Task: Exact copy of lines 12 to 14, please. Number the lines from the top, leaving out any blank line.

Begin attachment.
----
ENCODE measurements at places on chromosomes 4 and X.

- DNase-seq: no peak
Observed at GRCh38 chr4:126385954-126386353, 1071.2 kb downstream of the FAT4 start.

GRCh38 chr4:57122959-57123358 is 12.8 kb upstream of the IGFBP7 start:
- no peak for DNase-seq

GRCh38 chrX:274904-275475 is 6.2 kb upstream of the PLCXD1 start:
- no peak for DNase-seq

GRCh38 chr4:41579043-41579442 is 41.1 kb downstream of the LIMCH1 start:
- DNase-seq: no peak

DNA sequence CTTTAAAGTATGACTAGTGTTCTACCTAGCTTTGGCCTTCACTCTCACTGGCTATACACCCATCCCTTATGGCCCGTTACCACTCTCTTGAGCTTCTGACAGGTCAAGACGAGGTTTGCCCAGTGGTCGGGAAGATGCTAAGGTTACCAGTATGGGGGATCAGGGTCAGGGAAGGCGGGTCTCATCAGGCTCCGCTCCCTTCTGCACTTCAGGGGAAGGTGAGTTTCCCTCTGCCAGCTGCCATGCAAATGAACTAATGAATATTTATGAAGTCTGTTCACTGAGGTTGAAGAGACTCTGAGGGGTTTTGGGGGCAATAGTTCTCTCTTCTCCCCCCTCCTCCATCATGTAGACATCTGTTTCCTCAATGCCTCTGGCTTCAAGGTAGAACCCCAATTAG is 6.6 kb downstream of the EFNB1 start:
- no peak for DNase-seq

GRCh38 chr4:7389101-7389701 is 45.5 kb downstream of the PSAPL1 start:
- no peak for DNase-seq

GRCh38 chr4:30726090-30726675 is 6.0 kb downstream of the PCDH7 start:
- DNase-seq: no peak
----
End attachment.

GRCh38 chr4:7389101-7389701 is 45.5 kb downstream of the PSAPL1 start:
- no peak for DNase-seq

GRCh38 chr4:30726090-30726675 is 6.0 kb downstream of the PCDH7 start: